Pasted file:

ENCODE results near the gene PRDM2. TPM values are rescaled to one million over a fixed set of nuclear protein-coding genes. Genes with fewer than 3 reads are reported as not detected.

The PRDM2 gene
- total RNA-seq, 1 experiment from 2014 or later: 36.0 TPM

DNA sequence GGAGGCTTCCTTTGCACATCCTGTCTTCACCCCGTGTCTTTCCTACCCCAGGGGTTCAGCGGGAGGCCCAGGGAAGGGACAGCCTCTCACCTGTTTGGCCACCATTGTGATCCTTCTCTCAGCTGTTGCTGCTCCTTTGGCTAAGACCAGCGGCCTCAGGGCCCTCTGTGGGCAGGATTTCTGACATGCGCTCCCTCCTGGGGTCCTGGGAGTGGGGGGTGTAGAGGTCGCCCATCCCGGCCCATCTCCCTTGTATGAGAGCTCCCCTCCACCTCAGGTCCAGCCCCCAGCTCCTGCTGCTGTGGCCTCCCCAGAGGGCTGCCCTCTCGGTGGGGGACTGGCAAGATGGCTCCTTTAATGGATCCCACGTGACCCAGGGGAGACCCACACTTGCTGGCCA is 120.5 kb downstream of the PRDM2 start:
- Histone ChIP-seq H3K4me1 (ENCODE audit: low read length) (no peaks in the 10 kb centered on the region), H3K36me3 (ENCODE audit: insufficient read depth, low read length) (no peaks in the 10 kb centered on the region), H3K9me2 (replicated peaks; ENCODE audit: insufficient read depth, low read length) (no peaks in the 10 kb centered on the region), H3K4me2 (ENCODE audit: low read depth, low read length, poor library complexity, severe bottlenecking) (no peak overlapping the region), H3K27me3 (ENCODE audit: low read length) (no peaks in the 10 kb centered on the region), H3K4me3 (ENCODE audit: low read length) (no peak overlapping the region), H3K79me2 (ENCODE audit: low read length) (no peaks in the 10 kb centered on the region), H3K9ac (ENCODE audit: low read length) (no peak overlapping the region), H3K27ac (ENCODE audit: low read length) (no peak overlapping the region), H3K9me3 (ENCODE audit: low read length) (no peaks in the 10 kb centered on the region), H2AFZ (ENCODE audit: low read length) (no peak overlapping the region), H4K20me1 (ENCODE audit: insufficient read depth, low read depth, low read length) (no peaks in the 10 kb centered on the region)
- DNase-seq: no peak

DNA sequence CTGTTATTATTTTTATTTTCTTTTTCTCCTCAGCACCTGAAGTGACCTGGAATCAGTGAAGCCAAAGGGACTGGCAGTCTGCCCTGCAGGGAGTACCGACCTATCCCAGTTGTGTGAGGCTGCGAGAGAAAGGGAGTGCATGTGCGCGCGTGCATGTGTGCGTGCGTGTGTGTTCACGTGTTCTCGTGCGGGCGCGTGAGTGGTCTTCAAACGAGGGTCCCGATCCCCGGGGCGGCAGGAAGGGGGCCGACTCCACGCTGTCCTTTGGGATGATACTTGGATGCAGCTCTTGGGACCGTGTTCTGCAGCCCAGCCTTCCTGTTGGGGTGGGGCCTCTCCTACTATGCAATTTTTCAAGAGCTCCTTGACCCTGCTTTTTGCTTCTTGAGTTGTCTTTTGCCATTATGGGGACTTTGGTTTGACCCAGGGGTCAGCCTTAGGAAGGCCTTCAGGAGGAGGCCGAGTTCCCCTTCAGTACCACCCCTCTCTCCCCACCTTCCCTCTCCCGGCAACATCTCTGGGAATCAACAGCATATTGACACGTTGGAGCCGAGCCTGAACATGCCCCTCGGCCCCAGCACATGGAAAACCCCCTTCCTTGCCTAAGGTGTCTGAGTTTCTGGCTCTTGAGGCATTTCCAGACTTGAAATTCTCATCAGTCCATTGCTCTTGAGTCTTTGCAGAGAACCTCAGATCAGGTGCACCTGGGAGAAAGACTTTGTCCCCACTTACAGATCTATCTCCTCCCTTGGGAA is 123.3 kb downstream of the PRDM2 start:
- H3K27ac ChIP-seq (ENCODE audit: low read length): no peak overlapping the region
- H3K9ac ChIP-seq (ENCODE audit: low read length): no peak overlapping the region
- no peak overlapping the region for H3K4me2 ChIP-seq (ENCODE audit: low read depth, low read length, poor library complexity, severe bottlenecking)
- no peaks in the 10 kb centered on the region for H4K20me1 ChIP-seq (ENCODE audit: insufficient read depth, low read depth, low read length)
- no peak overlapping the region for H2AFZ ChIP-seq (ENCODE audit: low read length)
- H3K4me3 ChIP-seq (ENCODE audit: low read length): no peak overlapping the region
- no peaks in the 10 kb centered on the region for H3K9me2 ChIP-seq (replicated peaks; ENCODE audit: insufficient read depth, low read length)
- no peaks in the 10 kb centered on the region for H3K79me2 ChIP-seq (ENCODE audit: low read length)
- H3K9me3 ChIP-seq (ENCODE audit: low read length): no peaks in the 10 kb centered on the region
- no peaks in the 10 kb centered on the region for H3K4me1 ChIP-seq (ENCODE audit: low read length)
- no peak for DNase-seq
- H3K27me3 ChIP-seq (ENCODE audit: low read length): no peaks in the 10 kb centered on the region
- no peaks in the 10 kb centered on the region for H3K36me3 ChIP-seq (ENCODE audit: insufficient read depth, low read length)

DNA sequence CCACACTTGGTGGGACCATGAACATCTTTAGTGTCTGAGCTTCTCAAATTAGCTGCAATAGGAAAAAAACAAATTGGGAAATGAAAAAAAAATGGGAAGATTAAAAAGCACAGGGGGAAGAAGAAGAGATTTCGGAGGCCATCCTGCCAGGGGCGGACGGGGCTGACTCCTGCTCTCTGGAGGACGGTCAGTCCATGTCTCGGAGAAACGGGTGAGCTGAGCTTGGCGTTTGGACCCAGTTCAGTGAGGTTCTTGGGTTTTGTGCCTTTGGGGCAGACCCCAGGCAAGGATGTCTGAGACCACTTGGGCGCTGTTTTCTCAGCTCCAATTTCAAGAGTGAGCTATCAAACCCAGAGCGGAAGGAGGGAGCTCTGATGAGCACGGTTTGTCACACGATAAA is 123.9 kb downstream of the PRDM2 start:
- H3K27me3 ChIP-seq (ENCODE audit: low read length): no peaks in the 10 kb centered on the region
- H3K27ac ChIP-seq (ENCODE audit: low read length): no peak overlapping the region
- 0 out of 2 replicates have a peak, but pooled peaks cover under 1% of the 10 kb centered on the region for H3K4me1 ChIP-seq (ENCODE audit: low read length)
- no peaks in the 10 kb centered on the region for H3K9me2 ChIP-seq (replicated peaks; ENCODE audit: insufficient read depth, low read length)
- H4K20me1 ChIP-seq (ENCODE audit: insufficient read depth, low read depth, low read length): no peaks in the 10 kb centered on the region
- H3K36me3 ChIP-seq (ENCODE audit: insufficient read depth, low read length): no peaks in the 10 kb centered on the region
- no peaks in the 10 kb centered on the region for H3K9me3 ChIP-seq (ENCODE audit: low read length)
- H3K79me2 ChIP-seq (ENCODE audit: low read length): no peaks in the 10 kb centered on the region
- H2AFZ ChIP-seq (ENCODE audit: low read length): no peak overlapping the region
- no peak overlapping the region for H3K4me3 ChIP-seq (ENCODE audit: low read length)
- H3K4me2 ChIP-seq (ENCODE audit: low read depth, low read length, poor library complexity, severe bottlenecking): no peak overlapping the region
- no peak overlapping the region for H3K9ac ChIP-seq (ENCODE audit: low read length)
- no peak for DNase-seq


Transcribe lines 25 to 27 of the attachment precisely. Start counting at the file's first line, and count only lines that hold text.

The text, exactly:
- no peaks in the 10 kb centered on the region for H3K9me2 ChIP-seq (replicated peaks; ENCODE audit: insufficient read depth, low read length)
- H4K20me1 ChIP-seq (ENCODE audit: insufficient read depth, low read depth, low read length): no peaks in the 10 kb centered on the region
- H3K36me3 ChIP-seq (ENCODE audit: insufficient read depth, low read length): no peaks in the 10 kb centered on the region